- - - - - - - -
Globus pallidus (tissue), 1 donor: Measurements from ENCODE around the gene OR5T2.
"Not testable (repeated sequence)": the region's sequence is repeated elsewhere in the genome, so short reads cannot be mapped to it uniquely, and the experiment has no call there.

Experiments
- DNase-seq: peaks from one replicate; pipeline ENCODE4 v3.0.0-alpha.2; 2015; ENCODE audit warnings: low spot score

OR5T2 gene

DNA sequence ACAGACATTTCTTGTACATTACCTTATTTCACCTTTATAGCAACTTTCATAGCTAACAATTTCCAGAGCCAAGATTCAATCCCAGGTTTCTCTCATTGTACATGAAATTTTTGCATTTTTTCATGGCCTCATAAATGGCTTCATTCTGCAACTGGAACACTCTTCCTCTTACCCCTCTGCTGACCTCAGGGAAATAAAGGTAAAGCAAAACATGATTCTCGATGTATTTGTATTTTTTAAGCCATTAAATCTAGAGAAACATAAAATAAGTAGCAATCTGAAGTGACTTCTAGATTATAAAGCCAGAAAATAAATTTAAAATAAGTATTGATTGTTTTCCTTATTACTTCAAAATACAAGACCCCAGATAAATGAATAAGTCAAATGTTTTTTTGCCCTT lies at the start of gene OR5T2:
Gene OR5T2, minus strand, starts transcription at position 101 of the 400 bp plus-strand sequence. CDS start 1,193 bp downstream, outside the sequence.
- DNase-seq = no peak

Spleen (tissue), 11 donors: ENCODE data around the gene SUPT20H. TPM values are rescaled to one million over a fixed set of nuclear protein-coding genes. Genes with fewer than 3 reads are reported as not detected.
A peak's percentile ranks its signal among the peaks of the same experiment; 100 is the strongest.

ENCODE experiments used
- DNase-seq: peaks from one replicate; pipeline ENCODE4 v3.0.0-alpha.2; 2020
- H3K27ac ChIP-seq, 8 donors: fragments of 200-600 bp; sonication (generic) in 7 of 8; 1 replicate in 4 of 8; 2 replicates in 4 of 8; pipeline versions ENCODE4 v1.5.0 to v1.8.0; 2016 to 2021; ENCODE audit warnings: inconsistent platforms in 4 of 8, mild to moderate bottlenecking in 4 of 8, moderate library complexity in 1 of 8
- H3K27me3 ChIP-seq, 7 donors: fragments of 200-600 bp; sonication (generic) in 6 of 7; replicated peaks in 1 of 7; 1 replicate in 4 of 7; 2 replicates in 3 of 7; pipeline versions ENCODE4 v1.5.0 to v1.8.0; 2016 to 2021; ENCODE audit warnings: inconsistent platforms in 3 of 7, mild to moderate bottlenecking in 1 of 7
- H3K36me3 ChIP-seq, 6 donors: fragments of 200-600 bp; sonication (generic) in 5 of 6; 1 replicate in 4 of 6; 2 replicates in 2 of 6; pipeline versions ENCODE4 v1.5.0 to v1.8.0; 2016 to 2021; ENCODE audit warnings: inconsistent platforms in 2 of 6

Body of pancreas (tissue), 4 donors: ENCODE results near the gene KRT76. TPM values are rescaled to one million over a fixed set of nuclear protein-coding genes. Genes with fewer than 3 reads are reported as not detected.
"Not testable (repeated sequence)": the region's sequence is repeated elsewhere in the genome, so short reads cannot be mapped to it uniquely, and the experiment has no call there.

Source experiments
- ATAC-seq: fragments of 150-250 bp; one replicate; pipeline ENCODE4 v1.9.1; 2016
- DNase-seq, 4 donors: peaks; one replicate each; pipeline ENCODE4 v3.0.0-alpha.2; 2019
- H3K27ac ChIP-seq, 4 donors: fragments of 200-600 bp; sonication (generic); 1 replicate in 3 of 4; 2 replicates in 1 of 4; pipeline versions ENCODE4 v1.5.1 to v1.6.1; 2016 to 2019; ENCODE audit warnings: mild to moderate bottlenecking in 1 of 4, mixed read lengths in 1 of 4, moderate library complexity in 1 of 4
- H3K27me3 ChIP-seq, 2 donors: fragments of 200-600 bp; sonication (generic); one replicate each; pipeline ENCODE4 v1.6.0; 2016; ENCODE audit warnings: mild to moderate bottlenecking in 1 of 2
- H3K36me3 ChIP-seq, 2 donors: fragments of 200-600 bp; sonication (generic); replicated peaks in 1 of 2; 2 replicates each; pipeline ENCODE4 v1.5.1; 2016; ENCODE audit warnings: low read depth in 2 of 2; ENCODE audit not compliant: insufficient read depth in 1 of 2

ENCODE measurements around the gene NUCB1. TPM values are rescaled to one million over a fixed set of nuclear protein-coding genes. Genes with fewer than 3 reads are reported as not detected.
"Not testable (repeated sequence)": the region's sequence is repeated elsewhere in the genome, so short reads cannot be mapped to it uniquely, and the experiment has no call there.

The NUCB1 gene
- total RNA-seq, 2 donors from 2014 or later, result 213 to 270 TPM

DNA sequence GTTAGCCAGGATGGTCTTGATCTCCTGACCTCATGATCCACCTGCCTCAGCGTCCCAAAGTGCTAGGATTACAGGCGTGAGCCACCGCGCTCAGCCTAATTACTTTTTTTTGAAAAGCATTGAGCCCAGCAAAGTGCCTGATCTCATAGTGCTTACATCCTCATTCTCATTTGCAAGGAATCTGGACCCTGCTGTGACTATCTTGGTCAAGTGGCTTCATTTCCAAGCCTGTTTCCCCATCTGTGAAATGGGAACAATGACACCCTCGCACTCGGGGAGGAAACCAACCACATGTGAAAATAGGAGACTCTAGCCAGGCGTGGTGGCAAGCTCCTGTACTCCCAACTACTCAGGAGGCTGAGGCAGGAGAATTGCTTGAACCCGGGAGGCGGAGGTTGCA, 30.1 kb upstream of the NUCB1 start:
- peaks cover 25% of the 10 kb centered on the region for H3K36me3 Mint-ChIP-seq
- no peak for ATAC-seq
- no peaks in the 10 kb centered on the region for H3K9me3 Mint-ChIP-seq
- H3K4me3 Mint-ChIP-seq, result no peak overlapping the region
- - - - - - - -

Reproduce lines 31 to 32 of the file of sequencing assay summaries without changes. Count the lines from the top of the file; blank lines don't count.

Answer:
- no peaks in the 10 kb centered on the region for H3K9me3 Mint-ChIP-seq
- H3K4me3 Mint-ChIP-seq, result no peak overlapping the region